To Angelica Church1
[New York, August 3, 1785]
You have been much better to me My Dear friend since you left America, than I have deserved, for you have written to me oftener than I have written to you. I will make no apology; for I am sure you will attribute it to any thing else rather than to a defect of pleasure in writing to you.
Mr. Van Schaik delivered me your last;2 if he were not a man of merit (as he is) your patronage would be a conclusive title to my good will.
But now my Dear Sister let us talk a little of something else that interests us all much more nearly. You have I fear taken a final leave of America and of those that love you here. I saw you depart from Philadelphia with peculiar uneasiness, as if foreboding you were not to return. My apprehensions are confirmed and unless I see you in Europe I expect not to see you again.
This is the impression we all have; judge the bitterness it gives to those who love you with the love of nature and to me who feel an attachment for you not less lively.
I confess for my own part I see one great source of happiness snatched away. My affection for Church and yourself made me anticipate much enjoyment in your friendship and neighbourhood. But an ocean is now to separate us.
Let me entreat you both not precipitately to wed yourselves to a soil less propitious to you than will be that of America: You will not indeed want friends wherever you are on two accounts: One is You will have no need of them: another is that You have both too many qualities to engage friend ship. But go where you will you will find no such friends as those you have left behind.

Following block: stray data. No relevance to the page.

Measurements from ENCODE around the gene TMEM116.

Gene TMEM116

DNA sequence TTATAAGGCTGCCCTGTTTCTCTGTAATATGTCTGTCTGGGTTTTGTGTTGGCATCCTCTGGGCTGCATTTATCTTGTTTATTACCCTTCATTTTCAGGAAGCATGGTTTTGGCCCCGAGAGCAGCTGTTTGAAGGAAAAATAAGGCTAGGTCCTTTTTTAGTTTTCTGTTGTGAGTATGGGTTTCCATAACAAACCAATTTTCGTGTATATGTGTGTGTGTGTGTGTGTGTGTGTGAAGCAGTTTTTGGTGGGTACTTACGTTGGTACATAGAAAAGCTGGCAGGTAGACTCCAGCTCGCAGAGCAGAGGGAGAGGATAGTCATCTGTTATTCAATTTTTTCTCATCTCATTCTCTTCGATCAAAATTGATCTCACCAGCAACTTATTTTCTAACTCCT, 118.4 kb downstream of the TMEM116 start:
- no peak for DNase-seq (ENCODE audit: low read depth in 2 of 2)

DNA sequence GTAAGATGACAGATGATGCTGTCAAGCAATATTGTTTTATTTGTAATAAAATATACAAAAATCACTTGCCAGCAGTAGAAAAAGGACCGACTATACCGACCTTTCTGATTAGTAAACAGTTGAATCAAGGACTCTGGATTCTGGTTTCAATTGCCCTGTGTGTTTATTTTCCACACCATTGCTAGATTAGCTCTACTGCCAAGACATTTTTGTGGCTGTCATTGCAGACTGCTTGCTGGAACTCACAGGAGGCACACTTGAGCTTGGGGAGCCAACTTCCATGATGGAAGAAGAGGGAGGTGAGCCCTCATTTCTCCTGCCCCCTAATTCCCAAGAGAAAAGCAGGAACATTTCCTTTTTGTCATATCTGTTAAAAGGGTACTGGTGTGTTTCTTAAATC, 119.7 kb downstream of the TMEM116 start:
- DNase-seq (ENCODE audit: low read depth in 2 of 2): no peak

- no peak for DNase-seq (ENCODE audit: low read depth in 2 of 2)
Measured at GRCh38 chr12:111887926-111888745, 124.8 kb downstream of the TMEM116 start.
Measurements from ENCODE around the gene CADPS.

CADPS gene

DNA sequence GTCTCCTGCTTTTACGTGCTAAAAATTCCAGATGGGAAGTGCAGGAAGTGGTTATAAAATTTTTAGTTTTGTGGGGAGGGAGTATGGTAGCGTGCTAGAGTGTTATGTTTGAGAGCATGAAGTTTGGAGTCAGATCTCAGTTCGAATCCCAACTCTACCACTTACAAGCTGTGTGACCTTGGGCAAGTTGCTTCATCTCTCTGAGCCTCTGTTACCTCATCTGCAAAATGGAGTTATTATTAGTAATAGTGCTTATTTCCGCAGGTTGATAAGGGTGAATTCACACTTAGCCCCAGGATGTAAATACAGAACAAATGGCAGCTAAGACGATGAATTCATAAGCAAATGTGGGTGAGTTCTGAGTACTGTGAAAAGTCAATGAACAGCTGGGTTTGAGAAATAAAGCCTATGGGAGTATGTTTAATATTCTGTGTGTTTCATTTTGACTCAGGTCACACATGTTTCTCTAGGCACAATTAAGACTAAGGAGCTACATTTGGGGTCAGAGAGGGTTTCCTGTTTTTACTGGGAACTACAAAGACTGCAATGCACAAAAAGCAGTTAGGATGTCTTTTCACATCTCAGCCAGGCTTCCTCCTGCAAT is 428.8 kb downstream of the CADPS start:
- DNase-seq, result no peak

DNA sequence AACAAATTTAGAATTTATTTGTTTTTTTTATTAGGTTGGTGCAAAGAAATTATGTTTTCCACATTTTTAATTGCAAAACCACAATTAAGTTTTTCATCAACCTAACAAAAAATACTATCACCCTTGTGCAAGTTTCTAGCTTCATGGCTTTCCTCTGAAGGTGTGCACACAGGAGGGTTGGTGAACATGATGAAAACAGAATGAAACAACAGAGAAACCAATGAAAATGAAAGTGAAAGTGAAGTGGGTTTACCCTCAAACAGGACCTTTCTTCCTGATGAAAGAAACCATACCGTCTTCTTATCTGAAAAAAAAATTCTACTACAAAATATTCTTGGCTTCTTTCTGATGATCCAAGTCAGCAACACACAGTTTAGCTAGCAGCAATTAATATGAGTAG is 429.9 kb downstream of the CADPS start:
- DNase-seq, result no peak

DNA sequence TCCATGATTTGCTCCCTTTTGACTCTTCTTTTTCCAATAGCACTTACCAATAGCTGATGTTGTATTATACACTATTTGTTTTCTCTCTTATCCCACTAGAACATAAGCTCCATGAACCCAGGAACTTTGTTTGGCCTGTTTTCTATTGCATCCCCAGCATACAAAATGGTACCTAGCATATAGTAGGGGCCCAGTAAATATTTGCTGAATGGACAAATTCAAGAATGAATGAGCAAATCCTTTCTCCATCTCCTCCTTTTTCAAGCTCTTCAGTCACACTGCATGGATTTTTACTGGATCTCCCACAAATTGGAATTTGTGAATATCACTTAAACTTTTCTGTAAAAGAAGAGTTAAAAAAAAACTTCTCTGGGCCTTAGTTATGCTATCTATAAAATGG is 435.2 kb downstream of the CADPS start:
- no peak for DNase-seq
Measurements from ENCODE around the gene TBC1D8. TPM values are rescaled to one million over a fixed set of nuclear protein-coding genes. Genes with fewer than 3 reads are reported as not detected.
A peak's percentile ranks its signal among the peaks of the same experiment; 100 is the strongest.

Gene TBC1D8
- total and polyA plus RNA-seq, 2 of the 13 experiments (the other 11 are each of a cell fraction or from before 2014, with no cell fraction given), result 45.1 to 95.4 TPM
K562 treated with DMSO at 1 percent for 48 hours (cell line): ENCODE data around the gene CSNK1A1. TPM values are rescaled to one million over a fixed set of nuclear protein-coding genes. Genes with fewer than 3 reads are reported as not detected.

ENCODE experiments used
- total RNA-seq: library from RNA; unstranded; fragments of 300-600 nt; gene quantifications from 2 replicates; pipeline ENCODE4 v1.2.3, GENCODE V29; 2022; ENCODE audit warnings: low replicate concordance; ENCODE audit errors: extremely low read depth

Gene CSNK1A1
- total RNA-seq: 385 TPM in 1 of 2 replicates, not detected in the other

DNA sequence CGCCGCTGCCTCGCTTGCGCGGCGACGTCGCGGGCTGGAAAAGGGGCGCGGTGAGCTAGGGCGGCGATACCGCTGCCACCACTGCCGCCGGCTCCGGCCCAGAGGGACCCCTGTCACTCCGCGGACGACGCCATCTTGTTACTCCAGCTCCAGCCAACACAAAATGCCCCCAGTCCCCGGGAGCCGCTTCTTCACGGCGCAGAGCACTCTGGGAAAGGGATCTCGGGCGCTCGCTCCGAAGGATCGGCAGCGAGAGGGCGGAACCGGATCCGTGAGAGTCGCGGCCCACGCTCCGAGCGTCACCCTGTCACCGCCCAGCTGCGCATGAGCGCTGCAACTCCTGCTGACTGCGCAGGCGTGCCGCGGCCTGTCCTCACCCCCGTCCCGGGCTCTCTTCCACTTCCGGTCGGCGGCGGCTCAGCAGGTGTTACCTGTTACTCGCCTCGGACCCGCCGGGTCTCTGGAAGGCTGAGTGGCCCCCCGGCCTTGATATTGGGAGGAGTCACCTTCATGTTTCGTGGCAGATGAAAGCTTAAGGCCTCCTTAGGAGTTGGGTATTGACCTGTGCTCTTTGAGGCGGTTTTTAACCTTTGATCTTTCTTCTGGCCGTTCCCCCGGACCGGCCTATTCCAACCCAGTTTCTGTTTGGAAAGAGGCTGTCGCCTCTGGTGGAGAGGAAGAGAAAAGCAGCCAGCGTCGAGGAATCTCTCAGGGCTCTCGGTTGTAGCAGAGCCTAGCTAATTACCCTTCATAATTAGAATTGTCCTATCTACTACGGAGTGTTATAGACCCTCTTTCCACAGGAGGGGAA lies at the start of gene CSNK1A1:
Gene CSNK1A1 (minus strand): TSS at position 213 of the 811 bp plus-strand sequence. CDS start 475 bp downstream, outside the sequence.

Your Good and affectionate sister Betsey feels more than I can say on this subject. She sends you all a sisters love: She does not write now because I do but promises to be a more punctual correspondent. I remain as ever Your3 Affectionate friend & Brother
ALS, photostat in the Yale University Library from an original in the possession of Mrs. John F. Dunn, Denver.
1. John B. and Angelica Church came to America in June, 1785. They returned to England soon after that date.
2. Presumably Peter Van Shaack who, because of his Loyalist sympathies, was banished to England in 1778. Remaining in England for seven years, Van Shaack must have seen Angelica Church frequently after she and her husband established residence in London in 1784. The legislature of New York restored Van Shaack’s citizenship in 1784, and in 1785 he returned to New York.
3. In MS, “you.”